Akers, (1994) also criticized the labelling theory by pointing out that it fails to explain why people break the law while the majority conform explaining that people go about minding their own business and then wham-bad society comes along and stops them with a stigmatised label. The theory fails to explain why the moral entrepreneurs react in the manner described but rather blames society and portrays criminals as innocent victims which is not always the case.
To counter for the negative effects of punitive measures to youth crime and anti-social behaviour the British government introduced the ASBO and ABC which means anti social behaviour orders and acceptable behaviours respectively.ASBO and ABC are recent developments in Britain which were designed to put a stop to anti-social behaviour by the individual on whom they are imposed.ASBO is a statutory creation and it carries legal force where as an ABC is an informal procedure though not without legal significance. Both types of interventions are aimed at stopping the problem behaviour rather than punishing the offender which may lead an individual into a deviant career. The ABC proved most effective as a means of encouraging young adults, children and parents to take responsibility for unacceptable behaviour. These measures are being used to improve the quality of life for local people by tackling behaviour such as harassment, graffiti, criminal damage and verbal abuse without criminalising the offender.
The crime and disorder act (1998) contains the key elements of labour’s new youth justice system which saw the establishment of the youth justice and the restructuring of the non custodial penalties available to the youth court. The government believed that preventing offending promotes the welfare of the individual young offender and protects the public. The youth justice board oversees the youth offending teams which has a number of roles including assessing the risk and protective factors in a young person’s life that relate to their offending behaviour to enable effective interventions to be implemented, providing support to young people who have been released from the custody into the community and early intervention and preventative work both in criminality and anti-social behaviour.
To further reduce the effects of labelling the British government is tackling anti-social behaviour and its causes by tackling family problems, poor education attainment, unemployment, alcohol and drug misuse. The most successful interventions to be implemented where noted to be those that engage the individual in changing their own behaviour. This is being done ensuring that an individual understands the impact of their behaviour to the community whilst offering the necessary support to conform.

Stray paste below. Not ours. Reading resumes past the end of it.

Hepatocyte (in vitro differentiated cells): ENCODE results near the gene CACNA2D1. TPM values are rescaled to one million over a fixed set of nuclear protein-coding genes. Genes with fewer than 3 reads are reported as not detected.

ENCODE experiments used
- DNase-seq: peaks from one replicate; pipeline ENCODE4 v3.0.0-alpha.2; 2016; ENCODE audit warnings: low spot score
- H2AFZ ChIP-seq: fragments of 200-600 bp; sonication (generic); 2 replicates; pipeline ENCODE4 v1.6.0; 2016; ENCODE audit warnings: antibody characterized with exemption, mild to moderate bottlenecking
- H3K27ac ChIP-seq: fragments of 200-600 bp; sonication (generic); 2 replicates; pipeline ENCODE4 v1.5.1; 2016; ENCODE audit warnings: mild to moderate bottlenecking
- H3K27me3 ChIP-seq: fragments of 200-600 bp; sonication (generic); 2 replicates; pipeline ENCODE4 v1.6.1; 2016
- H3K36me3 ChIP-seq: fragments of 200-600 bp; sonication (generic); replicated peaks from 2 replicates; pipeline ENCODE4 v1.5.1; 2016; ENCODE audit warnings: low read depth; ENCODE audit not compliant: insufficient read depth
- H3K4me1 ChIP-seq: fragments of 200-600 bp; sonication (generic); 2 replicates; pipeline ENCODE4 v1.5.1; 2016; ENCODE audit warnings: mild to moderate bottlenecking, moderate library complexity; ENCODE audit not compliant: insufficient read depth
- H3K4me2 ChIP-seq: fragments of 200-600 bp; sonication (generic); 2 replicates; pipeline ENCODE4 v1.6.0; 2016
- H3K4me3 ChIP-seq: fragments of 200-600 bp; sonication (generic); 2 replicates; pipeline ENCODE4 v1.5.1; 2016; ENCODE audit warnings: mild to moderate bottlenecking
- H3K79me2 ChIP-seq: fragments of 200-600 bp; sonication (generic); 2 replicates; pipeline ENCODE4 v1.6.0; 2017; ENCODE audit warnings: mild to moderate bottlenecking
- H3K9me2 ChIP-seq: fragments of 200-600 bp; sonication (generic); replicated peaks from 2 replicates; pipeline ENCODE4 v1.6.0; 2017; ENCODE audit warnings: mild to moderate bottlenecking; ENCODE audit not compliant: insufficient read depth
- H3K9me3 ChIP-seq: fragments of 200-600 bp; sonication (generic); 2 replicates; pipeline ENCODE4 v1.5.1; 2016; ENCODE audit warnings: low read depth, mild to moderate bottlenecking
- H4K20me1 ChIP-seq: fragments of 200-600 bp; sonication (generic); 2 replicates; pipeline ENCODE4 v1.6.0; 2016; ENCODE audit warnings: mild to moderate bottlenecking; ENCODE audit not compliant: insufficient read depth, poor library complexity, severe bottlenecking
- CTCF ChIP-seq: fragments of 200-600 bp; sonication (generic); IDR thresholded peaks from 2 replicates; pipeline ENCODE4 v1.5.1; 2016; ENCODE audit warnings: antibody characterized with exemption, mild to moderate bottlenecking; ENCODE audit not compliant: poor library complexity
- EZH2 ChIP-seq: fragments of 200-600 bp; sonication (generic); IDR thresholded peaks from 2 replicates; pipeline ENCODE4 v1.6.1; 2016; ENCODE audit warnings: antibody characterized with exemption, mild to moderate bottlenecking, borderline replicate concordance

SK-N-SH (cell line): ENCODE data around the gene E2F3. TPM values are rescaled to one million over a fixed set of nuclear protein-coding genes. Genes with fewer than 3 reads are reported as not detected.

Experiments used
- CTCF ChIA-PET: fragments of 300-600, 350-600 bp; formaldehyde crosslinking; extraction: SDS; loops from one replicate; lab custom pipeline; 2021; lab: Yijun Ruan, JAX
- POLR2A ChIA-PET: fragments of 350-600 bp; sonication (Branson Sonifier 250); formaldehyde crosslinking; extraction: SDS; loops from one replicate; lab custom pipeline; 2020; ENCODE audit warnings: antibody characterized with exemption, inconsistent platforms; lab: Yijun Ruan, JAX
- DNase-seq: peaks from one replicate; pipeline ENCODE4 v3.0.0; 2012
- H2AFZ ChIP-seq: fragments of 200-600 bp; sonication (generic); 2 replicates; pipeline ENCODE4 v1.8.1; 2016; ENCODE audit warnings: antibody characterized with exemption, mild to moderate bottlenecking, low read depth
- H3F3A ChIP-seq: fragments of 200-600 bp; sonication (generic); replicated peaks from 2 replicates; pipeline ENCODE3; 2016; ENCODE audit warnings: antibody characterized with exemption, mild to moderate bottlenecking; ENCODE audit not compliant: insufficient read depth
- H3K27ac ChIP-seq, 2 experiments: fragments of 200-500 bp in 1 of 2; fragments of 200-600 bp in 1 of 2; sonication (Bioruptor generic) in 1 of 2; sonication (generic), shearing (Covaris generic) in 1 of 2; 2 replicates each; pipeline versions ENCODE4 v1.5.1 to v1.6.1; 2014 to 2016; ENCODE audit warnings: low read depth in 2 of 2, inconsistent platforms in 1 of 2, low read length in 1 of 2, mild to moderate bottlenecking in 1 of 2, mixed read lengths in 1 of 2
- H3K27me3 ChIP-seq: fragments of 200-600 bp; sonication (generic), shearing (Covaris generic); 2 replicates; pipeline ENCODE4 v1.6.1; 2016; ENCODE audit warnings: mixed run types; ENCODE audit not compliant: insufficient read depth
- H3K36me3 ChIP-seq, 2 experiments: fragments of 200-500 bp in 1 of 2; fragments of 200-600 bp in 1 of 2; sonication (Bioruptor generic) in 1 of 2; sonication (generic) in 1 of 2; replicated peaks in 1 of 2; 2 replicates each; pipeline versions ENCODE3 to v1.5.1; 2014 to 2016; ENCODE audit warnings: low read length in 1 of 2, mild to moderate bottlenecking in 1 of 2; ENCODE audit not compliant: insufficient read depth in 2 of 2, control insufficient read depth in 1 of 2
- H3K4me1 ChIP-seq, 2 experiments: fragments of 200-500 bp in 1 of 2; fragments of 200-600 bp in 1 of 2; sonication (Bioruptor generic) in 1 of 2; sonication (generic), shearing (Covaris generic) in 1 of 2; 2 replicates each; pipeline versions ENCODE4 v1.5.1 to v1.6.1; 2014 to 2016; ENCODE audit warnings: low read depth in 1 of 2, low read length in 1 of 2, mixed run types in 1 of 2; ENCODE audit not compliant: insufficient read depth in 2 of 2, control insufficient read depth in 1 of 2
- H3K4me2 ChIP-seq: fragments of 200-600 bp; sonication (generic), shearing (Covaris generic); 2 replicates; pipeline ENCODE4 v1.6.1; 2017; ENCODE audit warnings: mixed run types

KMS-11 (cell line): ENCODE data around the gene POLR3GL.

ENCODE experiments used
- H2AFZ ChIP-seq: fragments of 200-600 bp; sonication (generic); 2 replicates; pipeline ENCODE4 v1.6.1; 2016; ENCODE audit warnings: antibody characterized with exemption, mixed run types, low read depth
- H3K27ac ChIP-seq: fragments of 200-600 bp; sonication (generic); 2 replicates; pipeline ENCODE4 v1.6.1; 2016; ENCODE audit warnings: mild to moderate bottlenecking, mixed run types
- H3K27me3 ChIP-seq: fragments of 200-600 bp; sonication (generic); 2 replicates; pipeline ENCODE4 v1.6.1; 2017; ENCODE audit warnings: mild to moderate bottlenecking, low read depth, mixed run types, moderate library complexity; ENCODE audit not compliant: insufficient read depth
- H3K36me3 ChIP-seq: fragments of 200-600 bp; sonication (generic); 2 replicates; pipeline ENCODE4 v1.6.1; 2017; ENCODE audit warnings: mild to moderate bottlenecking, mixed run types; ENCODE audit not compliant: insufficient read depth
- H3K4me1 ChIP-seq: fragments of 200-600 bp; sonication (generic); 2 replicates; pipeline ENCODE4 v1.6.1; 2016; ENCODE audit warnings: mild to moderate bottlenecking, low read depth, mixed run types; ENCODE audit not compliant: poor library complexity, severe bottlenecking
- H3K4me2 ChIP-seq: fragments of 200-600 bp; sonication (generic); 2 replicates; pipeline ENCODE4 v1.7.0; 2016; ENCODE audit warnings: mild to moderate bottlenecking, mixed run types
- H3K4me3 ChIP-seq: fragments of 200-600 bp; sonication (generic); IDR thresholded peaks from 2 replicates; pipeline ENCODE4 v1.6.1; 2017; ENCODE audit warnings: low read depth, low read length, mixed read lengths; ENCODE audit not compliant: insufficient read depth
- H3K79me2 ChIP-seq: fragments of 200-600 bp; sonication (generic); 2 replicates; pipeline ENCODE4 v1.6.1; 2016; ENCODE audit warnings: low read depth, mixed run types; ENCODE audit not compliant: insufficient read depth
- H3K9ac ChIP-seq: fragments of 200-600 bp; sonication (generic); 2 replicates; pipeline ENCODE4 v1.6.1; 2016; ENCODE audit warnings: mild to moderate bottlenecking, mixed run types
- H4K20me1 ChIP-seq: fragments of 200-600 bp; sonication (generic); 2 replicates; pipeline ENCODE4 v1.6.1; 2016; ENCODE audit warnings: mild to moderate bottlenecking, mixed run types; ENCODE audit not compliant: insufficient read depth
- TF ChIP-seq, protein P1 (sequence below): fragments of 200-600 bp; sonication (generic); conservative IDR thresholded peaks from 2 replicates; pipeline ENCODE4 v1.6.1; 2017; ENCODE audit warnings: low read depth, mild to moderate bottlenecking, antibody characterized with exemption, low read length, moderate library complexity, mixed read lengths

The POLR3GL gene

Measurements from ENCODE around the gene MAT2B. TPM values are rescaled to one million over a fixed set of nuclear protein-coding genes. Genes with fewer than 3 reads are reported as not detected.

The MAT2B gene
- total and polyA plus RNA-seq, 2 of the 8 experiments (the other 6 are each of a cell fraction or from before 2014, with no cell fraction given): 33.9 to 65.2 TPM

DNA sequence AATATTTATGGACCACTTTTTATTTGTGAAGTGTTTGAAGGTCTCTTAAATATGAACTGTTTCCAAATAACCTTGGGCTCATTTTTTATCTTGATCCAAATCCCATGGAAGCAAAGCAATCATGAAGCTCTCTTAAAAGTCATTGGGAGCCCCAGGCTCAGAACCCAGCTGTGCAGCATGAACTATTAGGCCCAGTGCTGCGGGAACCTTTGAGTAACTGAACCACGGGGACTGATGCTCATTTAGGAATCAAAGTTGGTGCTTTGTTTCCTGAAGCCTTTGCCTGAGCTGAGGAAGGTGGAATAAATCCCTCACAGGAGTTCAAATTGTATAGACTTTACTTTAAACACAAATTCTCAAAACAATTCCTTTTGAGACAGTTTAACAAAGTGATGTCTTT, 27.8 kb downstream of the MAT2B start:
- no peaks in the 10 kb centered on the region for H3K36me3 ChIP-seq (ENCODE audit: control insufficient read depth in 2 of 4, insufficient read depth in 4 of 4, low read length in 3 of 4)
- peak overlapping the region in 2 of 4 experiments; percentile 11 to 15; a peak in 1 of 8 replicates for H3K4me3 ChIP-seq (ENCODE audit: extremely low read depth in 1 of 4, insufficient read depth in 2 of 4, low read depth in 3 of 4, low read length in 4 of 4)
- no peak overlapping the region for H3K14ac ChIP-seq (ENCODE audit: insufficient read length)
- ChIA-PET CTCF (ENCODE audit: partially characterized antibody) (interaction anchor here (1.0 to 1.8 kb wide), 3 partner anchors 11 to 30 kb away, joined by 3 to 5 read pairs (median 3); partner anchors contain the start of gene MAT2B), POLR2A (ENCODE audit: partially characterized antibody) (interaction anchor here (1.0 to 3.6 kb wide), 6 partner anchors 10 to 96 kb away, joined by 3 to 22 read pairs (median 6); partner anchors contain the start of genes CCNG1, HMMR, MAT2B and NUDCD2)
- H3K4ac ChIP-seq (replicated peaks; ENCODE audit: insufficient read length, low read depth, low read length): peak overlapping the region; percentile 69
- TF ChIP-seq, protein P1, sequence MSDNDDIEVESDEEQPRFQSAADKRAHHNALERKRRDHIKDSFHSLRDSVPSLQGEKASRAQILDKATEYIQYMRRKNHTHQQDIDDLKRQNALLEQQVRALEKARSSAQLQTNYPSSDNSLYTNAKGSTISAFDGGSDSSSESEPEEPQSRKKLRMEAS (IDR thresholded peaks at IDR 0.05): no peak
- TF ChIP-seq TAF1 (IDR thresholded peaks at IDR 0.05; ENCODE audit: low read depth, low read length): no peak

Rather than labelling and criminalising an individual the British government came up with effective advice, councelling and support that enable people who behave anti-Socially to change their behaviour. Perpetrators young and adults have issues in their lives that require the help and support of professional, statutory or voluntary organisations. Issues like money management and debt, communication difficulties with the family, young people struggling within the educational or employment because of offending behaviour and victims of domestic violence can all benefit from available services in Britain today.
This essay therefore concludes that labelling theory is enormously influential in directing attention towards the relative and somewhat arbitrary nature of dominant definitions of crime and criminality in Britain. It also critizes the criminal justice and the agencies of social control for it reflects on the consequences of our social reaction and advocates for changes in public policy on juvenile justice, restorative justice,de-institutionalisation and communitarian approaches. The powerful insights of the labelling theory made the British authorities to rethink again on the tough on crime stance hence the introduction of new restorative measures which does not label or criminalise young offenders. The labelling theory is therefore quite useful in understanding that the rise in the yob culture, gang culture and hoody culture in Britain was a result of criminalising young offenders rather than addressing issues leading the young into crime and anti-social behaviour.